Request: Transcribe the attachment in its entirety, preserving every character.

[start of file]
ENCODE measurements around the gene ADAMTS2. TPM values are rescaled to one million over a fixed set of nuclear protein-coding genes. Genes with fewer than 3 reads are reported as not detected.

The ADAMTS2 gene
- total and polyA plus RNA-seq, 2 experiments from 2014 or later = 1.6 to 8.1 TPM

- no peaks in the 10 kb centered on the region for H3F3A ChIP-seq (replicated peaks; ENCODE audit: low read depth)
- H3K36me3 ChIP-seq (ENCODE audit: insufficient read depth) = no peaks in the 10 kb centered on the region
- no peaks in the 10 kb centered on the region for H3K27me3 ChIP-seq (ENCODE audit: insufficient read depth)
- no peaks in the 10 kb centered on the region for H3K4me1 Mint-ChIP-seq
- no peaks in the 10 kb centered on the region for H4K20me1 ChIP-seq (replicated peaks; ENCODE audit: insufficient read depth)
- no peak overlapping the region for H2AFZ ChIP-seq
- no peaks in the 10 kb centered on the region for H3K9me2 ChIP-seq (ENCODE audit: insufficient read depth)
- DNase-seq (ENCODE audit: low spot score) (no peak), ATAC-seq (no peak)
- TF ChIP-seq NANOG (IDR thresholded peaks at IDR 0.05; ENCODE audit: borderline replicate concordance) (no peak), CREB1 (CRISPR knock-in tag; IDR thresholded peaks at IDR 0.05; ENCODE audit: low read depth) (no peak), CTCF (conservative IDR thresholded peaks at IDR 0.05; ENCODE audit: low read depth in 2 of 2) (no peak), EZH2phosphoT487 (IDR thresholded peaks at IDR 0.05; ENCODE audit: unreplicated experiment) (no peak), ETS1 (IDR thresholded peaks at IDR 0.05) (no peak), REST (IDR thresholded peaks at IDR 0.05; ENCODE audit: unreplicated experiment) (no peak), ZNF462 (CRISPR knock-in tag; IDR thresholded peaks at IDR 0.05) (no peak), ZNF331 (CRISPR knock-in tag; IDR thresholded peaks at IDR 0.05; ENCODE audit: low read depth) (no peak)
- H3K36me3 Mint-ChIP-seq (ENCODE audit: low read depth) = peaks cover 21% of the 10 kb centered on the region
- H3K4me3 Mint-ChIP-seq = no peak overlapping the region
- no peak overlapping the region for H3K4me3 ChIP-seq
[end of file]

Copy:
ENCODE measurements around the gene ADAMTS2. TPM values are rescaled to one million over a fixed set of nuclear protein-coding genes. Genes with fewer than 3 reads are reported as not detected.

The ADAMTS2 gene
- total and polyA plus RNA-seq, 2 experiments from 2014 or later = 1.6 to 8.1 TPM

- no peaks in the 10 kb centered on the region for H3F3A ChIP-seq (replicated peaks; ENCODE audit: low read depth)
- H3K36me3 ChIP-seq (ENCODE audit: insufficient read depth) = no peaks in the 10 kb centered on the region
- no peaks in the 10 kb centered on the region for H3K27me3 ChIP-seq (ENCODE audit: insufficient read depth)
- no peaks in the 10 kb centered on the region for H3K4me1 Mint-ChIP-seq
- no peaks in the 10 kb centered on the region for H4K20me1 ChIP-seq (replicated peaks; ENCODE audit: insufficient read depth)
- no peak overlapping the region for H2AFZ ChIP-seq
- no peaks in the 10 kb centered on the region for H3K9me2 ChIP-seq (ENCODE audit: insufficient read depth)
- DNase-seq (ENCODE audit: low spot score) (no peak), ATAC-seq (no peak)
- TF ChIP-seq NANOG (IDR thresholded peaks at IDR 0.05; ENCODE audit: borderline replicate concordance) (no peak), CREB1 (CRISPR knock-in tag; IDR thresholded peaks at IDR 0.05; ENCODE audit: low read depth) (no peak), CTCF (conservative IDR thresholded peaks at IDR 0.05; ENCODE audit: low read depth in 2 of 2) (no peak), EZH2phosphoT487 (IDR thresholded peaks at IDR 0.05; ENCODE audit: unreplicated experiment) (no peak), ETS1 (IDR thresholded peaks at IDR 0.05) (no peak), REST (IDR thresholded peaks at IDR 0.05; ENCODE audit: unreplicated experiment) (no peak), ZNF462 (CRISPR knock-in tag; IDR thresholded peaks at IDR 0.05) (no peak), ZNF331 (CRISPR knock-in tag; IDR thresholded peaks at IDR 0.05; ENCODE audit: low read depth) (no peak)
- H3K36me3 Mint-ChIP-seq (ENCODE audit: low read depth) = peaks cover 21% of the 10 kb centered on the region
- H3K4me3 Mint-ChIP-seq = no peak overlapping the region
- no peak overlapping the region for H3K4me3 ChIP-seq